While waterproofing in the Canberra region is traditionally fraught with problems because of a wide variance of temperature, Wolfin membrane systems was specified for the refurbishment of Scarborough House in Woden, ACT because of its perceived superiority in such conditions.

According to local waterproofing contractors S A Sealants, most of the problems occur because of the wide variance in daily temperatures – where a rooftop can experience –10ºC in the early morning and + 45oC that same afternoon. Most membrane systems become brittle with such treatment and ultimately break down.

Accordingly when the refurbishment of Scarborough House in the suburb of Woden was planned, architects MGT Canberra specified the Wolfin system for the waterproofing of the roof.

In addition to the thermal movements, the architects were concerned over the treatment of the cold joints on the roof between the existing roof slab and the new concrete ‘wings’ put in place to increase the roof by just under 50 per cent.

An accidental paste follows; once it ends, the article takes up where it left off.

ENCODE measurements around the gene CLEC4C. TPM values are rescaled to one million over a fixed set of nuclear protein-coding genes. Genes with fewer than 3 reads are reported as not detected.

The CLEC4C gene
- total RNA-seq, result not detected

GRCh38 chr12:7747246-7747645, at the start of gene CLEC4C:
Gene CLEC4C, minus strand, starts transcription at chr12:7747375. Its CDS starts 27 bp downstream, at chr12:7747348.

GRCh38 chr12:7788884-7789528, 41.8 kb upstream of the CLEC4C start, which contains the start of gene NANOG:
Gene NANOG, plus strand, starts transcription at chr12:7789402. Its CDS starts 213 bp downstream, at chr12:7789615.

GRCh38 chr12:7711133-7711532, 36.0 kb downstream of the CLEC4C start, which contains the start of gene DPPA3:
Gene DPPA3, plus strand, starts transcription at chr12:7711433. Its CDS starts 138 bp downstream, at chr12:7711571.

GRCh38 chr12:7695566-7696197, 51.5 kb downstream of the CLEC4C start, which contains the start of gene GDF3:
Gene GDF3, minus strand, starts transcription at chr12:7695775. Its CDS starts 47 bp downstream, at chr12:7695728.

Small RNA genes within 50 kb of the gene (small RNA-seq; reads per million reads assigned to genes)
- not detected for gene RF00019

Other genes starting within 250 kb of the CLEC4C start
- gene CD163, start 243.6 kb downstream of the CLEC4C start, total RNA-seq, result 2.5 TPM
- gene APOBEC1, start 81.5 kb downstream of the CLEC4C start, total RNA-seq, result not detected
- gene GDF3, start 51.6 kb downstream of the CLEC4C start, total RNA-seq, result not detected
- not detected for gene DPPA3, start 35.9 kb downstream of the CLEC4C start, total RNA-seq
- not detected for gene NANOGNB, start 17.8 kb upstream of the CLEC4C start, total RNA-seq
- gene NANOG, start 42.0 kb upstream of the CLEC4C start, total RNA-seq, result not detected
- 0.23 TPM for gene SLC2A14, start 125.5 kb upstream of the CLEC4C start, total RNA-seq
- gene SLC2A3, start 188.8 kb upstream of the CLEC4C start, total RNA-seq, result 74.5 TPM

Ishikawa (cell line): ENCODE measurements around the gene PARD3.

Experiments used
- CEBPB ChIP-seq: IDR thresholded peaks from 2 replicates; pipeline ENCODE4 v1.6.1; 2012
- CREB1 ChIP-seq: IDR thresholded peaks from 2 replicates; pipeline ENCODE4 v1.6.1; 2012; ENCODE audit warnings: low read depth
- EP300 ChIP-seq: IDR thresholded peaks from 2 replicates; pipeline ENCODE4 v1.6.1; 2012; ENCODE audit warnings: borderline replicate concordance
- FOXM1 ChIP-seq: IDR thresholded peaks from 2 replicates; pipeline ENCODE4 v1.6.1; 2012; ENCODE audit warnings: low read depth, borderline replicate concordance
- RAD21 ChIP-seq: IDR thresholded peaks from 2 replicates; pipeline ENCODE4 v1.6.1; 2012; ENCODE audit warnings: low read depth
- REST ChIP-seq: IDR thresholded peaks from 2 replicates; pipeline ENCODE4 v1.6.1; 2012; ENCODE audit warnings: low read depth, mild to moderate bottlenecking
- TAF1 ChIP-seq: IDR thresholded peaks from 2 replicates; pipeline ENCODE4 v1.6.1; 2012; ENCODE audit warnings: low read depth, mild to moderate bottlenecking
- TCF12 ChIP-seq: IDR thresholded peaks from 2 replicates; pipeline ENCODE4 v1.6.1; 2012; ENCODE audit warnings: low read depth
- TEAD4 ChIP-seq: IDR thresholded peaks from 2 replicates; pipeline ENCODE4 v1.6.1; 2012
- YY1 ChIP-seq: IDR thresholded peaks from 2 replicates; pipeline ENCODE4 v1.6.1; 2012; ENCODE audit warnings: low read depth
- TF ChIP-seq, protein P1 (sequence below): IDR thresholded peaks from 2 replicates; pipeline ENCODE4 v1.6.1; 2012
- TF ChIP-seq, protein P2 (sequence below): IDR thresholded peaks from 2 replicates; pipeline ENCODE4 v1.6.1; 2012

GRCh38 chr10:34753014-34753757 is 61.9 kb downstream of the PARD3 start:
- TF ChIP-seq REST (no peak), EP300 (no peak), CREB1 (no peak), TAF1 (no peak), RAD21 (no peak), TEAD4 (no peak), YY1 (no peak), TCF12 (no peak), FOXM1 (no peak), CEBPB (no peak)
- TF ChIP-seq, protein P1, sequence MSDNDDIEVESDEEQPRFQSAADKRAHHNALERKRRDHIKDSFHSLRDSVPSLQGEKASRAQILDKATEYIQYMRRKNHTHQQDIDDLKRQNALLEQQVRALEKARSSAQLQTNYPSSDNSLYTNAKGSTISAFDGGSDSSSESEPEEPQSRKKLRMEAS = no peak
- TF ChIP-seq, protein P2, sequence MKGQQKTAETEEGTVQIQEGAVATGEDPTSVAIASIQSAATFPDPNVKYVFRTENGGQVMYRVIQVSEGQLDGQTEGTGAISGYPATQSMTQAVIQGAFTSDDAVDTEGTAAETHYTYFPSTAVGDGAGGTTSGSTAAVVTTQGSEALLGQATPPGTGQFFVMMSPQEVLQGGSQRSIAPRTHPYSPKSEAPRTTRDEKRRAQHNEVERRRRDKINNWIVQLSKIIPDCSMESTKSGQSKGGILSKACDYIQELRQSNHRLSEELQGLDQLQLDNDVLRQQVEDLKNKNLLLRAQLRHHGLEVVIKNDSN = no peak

Wolfin S membrane was specified so that the membrane would be bonded to the roof – rather than loose-laid – and a wearing slab was poured over the top of the membrane. The edges of the membrane were welded direct to Wolfinsteel – Wolfins’ steel system with membrane already bonded to it – in such a way that the system was not reliant on any sealant. The Wolfinsteel was mechanically fastened to the substrate and the fixings were covered in membrane. The Wolfin System is designed to withstand constant variations of temperature without being stressed. The cold joints and other areas of movement concern were treated as expansion joints utilising the Wolfinsteel and unreinforced Wolfin membrane.

Scarborough House belongs to Indigenous Business Australia and the building will be tenanted by the Department of Health and Ageing. The builder for the project was Baulderstone Hornibrook.